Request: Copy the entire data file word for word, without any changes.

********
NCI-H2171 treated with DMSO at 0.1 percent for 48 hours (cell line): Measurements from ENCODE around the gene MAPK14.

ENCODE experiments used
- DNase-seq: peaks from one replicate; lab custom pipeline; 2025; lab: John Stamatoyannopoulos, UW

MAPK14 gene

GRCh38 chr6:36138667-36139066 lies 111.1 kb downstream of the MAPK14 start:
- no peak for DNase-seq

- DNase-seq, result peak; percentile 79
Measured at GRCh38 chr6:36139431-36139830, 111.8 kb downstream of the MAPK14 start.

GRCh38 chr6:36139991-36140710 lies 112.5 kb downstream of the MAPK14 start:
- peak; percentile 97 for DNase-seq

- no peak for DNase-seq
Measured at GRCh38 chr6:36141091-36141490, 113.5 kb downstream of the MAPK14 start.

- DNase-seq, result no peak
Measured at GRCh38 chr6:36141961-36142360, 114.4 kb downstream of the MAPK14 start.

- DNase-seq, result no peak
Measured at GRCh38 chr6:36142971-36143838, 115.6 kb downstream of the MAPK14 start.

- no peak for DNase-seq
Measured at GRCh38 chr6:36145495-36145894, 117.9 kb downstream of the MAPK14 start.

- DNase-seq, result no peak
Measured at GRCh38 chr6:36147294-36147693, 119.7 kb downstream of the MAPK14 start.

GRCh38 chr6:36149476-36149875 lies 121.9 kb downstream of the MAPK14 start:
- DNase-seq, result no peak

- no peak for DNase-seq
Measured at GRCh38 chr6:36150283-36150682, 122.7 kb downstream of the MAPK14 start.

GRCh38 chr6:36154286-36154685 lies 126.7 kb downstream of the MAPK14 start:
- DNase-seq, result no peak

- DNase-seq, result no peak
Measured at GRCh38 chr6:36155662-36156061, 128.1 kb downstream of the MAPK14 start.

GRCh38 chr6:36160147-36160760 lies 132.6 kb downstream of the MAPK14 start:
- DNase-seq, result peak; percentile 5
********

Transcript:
NCI-H2171 treated with DMSO at 0.1 percent for 48 hours (cell line): Measurements from ENCODE around the gene MAPK14.

ENCODE experiments used
- DNase-seq: peaks from one replicate; lab custom pipeline; 2025; lab: John Stamatoyannopoulos, UW

MAPK14 gene

GRCh38 chr6:36138667-36139066 lies 111.1 kb downstream of the MAPK14 start:
- no peak for DNase-seq

- DNase-seq, result peak; percentile 79
Measured at GRCh38 chr6:36139431-36139830, 111.8 kb downstream of the MAPK14 start.

GRCh38 chr6:36139991-36140710 lies 112.5 kb downstream of the MAPK14 start:
- peak; percentile 97 for DNase-seq

- no peak for DNase-seq
Measured at GRCh38 chr6:36141091-36141490, 113.5 kb downstream of the MAPK14 start.

- DNase-seq, result no peak
Measured at GRCh38 chr6:36141961-36142360, 114.4 kb downstream of the MAPK14 start.

- DNase-seq, result no peak
Measured at GRCh38 chr6:36142971-36143838, 115.6 kb downstream of the MAPK14 start.

- no peak for DNase-seq
Measured at GRCh38 chr6:36145495-36145894, 117.9 kb downstream of the MAPK14 start.

- DNase-seq, result no peak
Measured at GRCh38 chr6:36147294-36147693, 119.7 kb downstream of the MAPK14 start.

GRCh38 chr6:36149476-36149875 lies 121.9 kb downstream of the MAPK14 start:
- DNase-seq, result no peak

- no peak for DNase-seq
Measured at GRCh38 chr6:36150283-36150682, 122.7 kb downstream of the MAPK14 start.

GRCh38 chr6:36154286-36154685 lies 126.7 kb downstream of the MAPK14 start:
- DNase-seq, result no peak

- DNase-seq, result no peak
Measured at GRCh38 chr6:36155662-36156061, 128.1 kb downstream of the MAPK14 start.

GRCh38 chr6:36160147-36160760 lies 132.6 kb downstream of the MAPK14 start:
- DNase-seq, result peak; percentile 5